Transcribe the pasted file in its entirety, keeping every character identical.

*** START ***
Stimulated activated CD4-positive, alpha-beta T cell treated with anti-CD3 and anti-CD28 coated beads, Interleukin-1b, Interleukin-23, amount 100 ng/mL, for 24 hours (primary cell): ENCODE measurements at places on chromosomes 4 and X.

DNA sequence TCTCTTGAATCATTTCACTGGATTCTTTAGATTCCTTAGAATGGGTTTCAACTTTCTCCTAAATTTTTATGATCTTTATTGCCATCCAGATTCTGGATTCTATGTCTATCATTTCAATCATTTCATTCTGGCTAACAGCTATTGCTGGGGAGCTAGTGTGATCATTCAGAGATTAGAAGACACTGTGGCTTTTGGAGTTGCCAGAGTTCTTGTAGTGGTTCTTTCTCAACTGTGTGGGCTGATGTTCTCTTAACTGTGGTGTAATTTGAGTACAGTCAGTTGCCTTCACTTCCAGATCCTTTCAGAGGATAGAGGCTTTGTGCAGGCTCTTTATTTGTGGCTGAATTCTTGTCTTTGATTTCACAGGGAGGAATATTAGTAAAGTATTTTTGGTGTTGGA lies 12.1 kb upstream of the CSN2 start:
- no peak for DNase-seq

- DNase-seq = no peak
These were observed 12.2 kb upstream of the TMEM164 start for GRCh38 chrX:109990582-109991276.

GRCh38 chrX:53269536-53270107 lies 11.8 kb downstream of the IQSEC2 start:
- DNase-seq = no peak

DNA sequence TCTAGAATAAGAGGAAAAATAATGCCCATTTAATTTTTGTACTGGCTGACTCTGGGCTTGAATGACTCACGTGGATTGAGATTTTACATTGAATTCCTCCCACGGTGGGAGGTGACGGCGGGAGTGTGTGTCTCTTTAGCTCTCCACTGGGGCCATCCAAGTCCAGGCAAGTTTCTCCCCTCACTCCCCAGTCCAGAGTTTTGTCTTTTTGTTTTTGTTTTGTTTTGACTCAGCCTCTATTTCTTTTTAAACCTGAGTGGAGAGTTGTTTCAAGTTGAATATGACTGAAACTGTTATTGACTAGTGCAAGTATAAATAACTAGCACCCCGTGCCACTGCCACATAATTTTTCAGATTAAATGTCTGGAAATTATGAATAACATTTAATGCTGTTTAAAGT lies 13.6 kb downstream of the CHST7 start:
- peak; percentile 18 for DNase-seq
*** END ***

Stimulated activated CD4-positive, alpha-beta T cell treated with anti-CD3 and anti-CD28 coated beads, Interleukin-1b, Interleukin-23, amount 100 ng/mL, for 24 hours (primary cell): ENCODE measurements at places on chromosomes 4 and X.

DNA sequence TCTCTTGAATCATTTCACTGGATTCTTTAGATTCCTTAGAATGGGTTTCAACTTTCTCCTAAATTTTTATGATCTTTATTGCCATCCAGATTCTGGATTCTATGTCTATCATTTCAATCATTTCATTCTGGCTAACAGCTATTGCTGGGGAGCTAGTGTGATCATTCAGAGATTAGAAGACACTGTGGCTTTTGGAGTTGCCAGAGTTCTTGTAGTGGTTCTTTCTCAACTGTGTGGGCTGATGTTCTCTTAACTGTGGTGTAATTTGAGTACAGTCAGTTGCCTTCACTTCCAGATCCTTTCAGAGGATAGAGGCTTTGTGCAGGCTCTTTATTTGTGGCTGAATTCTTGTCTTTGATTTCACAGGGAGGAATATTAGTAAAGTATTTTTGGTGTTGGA lies 12.1 kb upstream of the CSN2 start:
- no peak for DNase-seq

- DNase-seq = no peak
These were observed 12.2 kb upstream of the TMEM164 start for GRCh38 chrX:109990582-109991276.

GRCh38 chrX:53269536-53270107 lies 11.8 kb downstream of the IQSEC2 start:
- DNase-seq = no peak

DNA sequence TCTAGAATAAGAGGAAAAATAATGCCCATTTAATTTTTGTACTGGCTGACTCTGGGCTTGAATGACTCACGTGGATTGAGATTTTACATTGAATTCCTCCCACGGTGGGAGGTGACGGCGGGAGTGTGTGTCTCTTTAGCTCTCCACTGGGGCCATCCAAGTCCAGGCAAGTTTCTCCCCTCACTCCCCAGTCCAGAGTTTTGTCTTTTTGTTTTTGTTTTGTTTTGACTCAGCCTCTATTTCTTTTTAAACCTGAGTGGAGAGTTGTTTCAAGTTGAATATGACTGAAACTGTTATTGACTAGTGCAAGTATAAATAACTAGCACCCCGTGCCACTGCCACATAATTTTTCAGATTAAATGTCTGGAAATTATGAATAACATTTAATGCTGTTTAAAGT lies 13.6 kb downstream of the CHST7 start:
- peak; percentile 18 for DNase-seq